www.digitalmars.com         C & C++   DMDScript  

digitalmars.D.learn - Casts that makes no sense (!)

reply Ary Borenszweig <ary esperanto.org.ar> writes:
The following compiles:

import std.stdio;

interface I {
}

class A : I {
}

class B {
}

int main() {
   I i = new A();
   A a = cast(A) i;
   B b = cast(B) i; // shouldn't compile
   B c = cast(B) a; // shouldn't compile

   writeln(a);
   writeln(b);
   writeln(c);

   return 0;
}

But two lines there doesn't make sense:

B b = cast(B) i;

An instance of I can never be a B, so why the cast is allowed?

B c = cast(B) a;

An instance of A can never be an A, so why the cast is allowed?

I think these casts should result in an error. This can prevent some bugs.

Java and C# work like that. You can't cast an object of instance of type 
A to type B if both types are classes and B isn't a supertype or subtype 
of A.
Mar 08 2010
next sibling parent reply "Steven Schveighoffer" <schveiguy yahoo.com> writes:
On Mon, 08 Mar 2010 09:38:08 -0500, Ary Borenszweig <ary esperanto.org.ar>  
wrote:

 The following compiles:

 import std.stdio;

 interface I {
 }

 class A : I {
 }

 class B {
 }

 int main() {
    I i = new A();
    A a = cast(A) i;
    B b = cast(B) i; // shouldn't compile
    B c = cast(B) a; // shouldn't compile

    writeln(a);
    writeln(b);
    writeln(c);

    return 0;
 }

 But two lines there doesn't make sense:

 B b = cast(B) i;

 An instance of I can never be a B, so why the cast is allowed?

class C: B, I {} I i = new C; B b = cast(B)i; // should work
 B c = cast(B) a;

 An instance of A can never be an A, so why the cast is allowed?

Aside from the typo, I agree with you there, this should never be possible, because a derived class can not inherit both B and A.
 I think these casts should result in an error. This can prevent some  
 bugs.

 Java and C# work like that. You can't cast an object of instance of type  
 A to type B if both types are classes and B isn't a supertype or subtype  
 of A.

This rule makes sense. On the other hand, I wonder how the new ability to cast to any type works in terms of classes. Can you define cast!(A)() in B for instance? I suppose you could make a caveat that either the class must inherit A or define an opCast for A. -Steve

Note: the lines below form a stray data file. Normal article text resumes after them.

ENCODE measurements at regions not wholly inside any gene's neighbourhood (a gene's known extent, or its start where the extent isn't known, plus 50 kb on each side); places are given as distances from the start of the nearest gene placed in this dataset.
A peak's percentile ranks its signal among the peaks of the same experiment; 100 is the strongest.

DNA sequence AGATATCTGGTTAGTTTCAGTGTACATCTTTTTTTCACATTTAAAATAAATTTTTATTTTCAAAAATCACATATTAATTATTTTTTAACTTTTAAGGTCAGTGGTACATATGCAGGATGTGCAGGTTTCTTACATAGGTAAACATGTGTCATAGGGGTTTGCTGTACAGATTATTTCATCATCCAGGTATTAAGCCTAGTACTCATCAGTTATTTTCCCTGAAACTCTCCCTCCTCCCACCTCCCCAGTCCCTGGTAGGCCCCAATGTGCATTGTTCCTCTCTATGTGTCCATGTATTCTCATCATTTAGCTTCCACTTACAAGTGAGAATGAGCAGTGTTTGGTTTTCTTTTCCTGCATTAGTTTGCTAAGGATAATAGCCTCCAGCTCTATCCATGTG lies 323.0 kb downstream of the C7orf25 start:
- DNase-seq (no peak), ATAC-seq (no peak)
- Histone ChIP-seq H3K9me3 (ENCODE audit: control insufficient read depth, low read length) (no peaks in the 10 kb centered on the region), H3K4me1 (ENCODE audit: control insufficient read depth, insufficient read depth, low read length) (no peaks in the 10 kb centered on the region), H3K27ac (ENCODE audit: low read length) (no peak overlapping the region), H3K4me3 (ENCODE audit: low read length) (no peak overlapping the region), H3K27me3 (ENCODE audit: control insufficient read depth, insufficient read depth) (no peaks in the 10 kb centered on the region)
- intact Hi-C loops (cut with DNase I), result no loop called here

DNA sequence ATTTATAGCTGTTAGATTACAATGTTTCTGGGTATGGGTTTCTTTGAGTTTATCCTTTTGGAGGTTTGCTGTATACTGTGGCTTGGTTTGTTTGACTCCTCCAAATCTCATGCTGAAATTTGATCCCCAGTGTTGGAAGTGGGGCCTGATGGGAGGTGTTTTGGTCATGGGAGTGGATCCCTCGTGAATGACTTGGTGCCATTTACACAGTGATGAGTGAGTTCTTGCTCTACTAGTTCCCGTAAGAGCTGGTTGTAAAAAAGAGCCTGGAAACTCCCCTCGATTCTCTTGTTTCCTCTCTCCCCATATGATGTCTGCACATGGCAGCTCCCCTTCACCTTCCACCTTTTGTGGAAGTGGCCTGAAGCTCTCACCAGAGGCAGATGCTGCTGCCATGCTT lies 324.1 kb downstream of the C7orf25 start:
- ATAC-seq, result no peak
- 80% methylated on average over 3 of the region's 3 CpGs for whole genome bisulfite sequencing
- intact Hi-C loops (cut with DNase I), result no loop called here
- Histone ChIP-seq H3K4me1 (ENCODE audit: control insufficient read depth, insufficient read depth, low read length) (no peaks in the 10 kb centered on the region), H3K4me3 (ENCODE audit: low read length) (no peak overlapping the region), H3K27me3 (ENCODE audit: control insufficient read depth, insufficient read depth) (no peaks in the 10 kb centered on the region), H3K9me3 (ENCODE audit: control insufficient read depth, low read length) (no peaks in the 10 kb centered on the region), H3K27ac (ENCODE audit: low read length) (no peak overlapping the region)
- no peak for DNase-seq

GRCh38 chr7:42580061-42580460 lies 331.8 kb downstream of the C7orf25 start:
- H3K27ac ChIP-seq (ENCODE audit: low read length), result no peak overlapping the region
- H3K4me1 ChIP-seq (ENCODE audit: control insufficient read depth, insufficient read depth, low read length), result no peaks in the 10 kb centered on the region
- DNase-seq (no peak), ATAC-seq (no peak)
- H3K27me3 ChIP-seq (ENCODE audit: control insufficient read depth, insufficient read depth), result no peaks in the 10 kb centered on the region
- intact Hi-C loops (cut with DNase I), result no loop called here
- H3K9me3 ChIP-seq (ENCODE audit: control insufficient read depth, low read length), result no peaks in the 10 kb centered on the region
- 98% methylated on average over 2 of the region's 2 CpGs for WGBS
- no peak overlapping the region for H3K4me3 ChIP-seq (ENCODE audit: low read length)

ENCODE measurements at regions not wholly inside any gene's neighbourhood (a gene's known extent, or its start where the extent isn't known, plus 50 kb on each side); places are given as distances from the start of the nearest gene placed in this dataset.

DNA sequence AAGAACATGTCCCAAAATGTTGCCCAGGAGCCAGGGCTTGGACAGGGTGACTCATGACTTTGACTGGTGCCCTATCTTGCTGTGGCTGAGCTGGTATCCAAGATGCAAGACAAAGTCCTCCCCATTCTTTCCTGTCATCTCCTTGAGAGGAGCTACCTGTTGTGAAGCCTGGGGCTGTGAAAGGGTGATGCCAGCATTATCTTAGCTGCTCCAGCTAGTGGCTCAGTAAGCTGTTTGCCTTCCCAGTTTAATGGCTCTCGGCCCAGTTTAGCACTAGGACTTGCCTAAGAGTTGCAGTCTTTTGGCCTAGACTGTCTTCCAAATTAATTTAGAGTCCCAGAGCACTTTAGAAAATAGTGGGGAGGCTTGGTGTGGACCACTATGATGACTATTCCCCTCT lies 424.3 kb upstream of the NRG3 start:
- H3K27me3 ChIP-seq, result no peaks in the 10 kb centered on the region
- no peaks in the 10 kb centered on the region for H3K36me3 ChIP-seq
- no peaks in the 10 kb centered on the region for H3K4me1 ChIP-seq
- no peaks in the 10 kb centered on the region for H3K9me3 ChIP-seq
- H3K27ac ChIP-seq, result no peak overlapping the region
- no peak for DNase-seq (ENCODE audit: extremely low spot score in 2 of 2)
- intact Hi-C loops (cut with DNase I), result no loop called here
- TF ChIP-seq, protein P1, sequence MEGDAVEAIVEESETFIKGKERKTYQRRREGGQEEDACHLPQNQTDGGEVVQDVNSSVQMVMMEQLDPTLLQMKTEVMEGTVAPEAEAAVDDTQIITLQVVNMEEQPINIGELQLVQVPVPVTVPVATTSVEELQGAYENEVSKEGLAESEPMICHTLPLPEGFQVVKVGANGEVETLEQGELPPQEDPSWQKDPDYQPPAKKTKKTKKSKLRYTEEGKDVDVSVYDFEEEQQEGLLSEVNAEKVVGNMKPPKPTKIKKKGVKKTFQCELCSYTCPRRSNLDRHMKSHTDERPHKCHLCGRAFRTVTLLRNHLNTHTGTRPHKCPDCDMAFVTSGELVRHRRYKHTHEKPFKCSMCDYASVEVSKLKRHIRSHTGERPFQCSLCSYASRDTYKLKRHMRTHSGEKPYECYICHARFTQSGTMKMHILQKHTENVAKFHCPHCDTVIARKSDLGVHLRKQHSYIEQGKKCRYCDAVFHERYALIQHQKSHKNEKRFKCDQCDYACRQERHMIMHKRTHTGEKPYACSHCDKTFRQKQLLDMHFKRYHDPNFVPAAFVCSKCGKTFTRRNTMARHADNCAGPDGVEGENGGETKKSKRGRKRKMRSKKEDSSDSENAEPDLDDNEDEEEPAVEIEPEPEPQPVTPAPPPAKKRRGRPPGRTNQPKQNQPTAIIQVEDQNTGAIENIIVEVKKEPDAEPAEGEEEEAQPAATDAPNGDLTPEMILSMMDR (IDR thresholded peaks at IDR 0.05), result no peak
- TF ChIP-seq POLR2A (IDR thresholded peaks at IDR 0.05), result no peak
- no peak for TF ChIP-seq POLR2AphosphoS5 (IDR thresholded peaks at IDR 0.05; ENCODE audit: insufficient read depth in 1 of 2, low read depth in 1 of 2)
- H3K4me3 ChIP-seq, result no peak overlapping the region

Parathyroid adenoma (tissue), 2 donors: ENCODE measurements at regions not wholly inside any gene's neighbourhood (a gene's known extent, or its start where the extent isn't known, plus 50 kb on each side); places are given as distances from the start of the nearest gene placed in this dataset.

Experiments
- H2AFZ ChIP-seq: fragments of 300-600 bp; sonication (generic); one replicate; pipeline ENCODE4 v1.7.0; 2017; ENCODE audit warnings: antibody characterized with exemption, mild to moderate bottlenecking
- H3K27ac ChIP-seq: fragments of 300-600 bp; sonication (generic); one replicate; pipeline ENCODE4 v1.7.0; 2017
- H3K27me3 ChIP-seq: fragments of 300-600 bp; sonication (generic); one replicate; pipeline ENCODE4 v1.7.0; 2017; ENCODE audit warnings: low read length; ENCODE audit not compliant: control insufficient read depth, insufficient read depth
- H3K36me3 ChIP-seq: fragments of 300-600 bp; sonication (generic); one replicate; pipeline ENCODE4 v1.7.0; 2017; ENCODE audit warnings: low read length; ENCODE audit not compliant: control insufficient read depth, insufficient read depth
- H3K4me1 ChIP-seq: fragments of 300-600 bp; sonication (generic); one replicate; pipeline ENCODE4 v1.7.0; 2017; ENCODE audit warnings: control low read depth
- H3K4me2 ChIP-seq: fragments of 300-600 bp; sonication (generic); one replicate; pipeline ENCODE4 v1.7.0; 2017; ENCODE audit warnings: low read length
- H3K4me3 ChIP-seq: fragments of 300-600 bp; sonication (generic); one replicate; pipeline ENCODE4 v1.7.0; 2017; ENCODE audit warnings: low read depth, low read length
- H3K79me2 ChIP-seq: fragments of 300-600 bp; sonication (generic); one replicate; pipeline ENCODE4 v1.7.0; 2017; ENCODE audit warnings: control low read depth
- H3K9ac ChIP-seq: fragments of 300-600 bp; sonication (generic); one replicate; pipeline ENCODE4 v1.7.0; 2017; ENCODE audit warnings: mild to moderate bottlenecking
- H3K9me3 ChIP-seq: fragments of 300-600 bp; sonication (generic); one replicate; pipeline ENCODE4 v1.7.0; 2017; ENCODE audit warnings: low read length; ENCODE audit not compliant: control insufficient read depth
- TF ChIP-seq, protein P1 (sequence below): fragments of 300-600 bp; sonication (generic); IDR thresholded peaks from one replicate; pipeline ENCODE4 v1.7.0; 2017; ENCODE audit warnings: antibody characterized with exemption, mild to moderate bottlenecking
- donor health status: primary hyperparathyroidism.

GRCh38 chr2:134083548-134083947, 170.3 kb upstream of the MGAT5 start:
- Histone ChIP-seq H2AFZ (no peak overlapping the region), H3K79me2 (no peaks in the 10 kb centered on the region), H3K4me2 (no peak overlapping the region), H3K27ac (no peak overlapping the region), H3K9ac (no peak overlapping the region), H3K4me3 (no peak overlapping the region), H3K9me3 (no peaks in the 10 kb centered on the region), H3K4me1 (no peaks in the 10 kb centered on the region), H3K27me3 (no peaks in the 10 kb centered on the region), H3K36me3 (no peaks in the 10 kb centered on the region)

Mar 08 2010
parent reply Ary Borenszweig <ary esperanto.org.ar> writes:
Steven Schveighoffer wrote:
 On Mon, 08 Mar 2010 09:38:08 -0500, Ary Borenszweig 
 <ary esperanto.org.ar> wrote:
 
 The following compiles:

 import std.stdio;

 interface I {
 }

 class A : I {
 }

 class B {
 }

 int main() {
    I i = new A();
    A a = cast(A) i;
    B b = cast(B) i; // shouldn't compile
    B c = cast(B) a; // shouldn't compile

    writeln(a);
    writeln(b);
    writeln(c);

    return 0;
 }

 But two lines there doesn't make sense:

 B b = cast(B) i;

 An instance of I can never be a B, so why the cast is allowed?

class C: B, I {} I i = new C; B b = cast(B)i; // should work

Ah, good one! I just tested it in Java and it also compiles, so I was wrong.
 
 B c = cast(B) a;

 An instance of A can never be an A, so why the cast is allowed?

Aside from the typo, I agree with you there, this should never be possible, because a derived class can not inherit both B and A.

Where's the typo?
 
 I think these casts should result in an error. This can prevent some 
 bugs.

 Java and C# work like that. You can't cast an object of instance of 
 type A to type B if both types are classes and B isn't a supertype or 
 subtype of A.

This rule makes sense. On the other hand, I wonder how the new ability to cast to any type works in terms of classes. Can you define cast!(A)() in B for instance? I suppose you could make a caveat that either the class must inherit A or define an opCast for A.

Yes, you'd always have to also check if an opCast is present.
 
 -Steve

Mar 08 2010
parent Ary Borenszweig <ary esperanto.org.ar> writes:
Steven Schveighoffer wrote:
 On Mon, 08 Mar 2010 10:12:53 -0500, Ary Borenszweig 
 <ary esperanto.org.ar> wrote:
 
 Steven Schveighoffer wrote:
 On Mon, 08 Mar 2010 09:38:08 -0500, Ary Borenszweig 
 <ary esperanto.org.ar> wrote:


 An instance of A can never be an A, so why the cast is allowed?

possible, because a derived class can not inherit both B and A.

Where's the typo?

"An instance of A can never be an A" Obviously you meant an instance of B :) -Steve

Aaaah... I was looking for the typo in the code
Mar 08 2010
prev sibling parent "Steven Schveighoffer" <schveiguy yahoo.com> writes:
On Mon, 08 Mar 2010 10:12:53 -0500, Ary Borenszweig <ary esperanto.org.ar>  
wrote:

 Steven Schveighoffer wrote:
 On Mon, 08 Mar 2010 09:38:08 -0500, Ary Borenszweig  
 <ary esperanto.org.ar> wrote:


 An instance of A can never be an A, so why the cast is allowed?

possible, because a derived class can not inherit both B and A.

Where's the typo?

"An instance of A can never be an A" Obviously you meant an instance of B :) -Steve
Mar 08 2010